Final pieces of the 'Seuso treasure' exhibited in Hungarian Parliament | Tibor Illlyés/MTI

Further Seuso treasure pieces brought back

July 12, 2017

The Hungarian Government has acquired and repatriated the final seven pieces of the 'Seuso-treasure', a unique, priceless, ancient Roman silver treasure. The announcement in the Hunting Room of Hungarian Parliament in Budapest was made by Hungarian PM Viktor Orbán this Wednesday.

The Seuso-treasure was found in the middle of the 1970s around Polgárdi, W Hungary, situated close to Lake Balaton. Despite the international investigation that has been ongoing since then, little is known for certain about their history until it was presented at New York auction in 1990, which was abandoned when the ownership was disputed by Croatia, Hungary and Lebanon. Later, Lebanon gave up its claim.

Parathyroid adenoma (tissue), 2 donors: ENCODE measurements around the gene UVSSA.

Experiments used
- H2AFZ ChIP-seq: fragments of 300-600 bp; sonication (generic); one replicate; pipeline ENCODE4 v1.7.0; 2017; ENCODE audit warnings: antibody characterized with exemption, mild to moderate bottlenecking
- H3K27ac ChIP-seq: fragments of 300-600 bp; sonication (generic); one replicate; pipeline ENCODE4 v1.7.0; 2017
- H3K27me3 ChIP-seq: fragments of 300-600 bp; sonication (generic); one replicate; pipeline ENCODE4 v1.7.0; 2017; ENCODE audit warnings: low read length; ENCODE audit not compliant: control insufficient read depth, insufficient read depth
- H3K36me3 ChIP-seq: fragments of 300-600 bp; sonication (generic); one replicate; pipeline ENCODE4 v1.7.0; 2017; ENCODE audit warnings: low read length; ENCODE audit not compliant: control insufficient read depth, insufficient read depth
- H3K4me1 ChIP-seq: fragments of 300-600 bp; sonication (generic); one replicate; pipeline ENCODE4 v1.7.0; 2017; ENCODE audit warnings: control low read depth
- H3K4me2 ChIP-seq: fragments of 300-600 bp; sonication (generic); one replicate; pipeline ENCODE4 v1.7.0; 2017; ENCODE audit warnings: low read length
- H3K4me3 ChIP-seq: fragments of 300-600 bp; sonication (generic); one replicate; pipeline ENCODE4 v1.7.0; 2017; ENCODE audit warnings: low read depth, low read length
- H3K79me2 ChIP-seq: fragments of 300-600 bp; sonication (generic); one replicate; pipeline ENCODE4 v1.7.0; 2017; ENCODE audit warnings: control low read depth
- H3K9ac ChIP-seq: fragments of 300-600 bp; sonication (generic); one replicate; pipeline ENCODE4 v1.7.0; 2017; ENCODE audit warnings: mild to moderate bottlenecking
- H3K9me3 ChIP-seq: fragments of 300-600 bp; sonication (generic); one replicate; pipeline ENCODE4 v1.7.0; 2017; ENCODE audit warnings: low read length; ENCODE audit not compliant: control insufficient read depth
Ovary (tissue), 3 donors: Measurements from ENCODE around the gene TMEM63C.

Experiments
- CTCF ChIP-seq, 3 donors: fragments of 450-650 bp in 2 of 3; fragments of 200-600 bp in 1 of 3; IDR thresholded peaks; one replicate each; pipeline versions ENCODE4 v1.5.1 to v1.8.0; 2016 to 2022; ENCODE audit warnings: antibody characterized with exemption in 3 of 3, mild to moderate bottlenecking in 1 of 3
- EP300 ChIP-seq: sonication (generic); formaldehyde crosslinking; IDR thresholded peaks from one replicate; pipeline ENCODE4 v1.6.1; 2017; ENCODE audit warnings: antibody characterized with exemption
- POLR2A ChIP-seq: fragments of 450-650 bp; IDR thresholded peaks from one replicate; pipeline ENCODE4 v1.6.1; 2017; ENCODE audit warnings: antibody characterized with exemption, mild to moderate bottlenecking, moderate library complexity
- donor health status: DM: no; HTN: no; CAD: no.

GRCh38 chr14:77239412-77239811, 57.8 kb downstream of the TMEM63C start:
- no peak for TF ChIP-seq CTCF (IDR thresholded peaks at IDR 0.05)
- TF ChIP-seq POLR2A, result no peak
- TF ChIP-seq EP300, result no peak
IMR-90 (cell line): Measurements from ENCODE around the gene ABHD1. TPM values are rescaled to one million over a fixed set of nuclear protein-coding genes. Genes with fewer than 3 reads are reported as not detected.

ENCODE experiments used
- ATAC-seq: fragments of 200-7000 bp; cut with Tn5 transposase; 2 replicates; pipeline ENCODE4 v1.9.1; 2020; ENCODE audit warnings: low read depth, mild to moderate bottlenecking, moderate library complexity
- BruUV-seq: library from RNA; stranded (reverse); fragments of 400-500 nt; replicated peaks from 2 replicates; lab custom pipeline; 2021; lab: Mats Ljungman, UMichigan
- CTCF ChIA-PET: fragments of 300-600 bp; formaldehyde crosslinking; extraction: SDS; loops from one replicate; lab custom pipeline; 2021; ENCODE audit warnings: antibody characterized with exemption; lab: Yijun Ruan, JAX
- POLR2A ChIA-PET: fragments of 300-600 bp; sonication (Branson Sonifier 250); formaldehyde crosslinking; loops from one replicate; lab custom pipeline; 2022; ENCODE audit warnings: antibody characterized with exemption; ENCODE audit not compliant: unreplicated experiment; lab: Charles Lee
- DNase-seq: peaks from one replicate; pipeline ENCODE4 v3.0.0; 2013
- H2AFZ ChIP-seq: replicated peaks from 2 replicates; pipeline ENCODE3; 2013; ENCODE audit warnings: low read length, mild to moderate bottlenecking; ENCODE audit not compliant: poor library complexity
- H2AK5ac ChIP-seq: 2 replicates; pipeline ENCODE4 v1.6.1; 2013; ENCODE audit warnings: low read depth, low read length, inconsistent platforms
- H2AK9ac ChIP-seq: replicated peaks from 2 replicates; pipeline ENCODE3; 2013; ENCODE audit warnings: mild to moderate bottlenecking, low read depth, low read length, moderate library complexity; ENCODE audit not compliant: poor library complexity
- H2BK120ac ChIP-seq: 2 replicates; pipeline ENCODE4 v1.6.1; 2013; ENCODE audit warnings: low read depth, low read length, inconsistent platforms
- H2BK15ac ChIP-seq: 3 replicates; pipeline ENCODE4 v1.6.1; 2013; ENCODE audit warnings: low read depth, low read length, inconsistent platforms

The treasure trove, crafted in the 4th century AD, consists of large silver vessels. The best-known piece of the treasure is the plate after which the treasure was named. In the center of the large piece, meticulous hunting scenes are framed by Latin signs dedicating the treasure to its presumed owner and his family, while on the plate the word Pelso, the Latin name for Lake Balaton, can be read. The treasure was named after a high-ranking Roman officer, Seuso, who probably buried his silver vessels before a military attack around the turn of the 4th and 5th centuries.

The silver Seuso-treasure consists of fourteen silver vessels used for dining and washing. The Hungarian State acquired the first seven silver pieces of the Seuso-treasure in 2014 for EUR 15 million and paid another EUR 28 million now. As the ownership of the pieces is still disputed, the amount the Hungarian state paid the unnamed sellers is referred to as 'compensation' not as 'price'.


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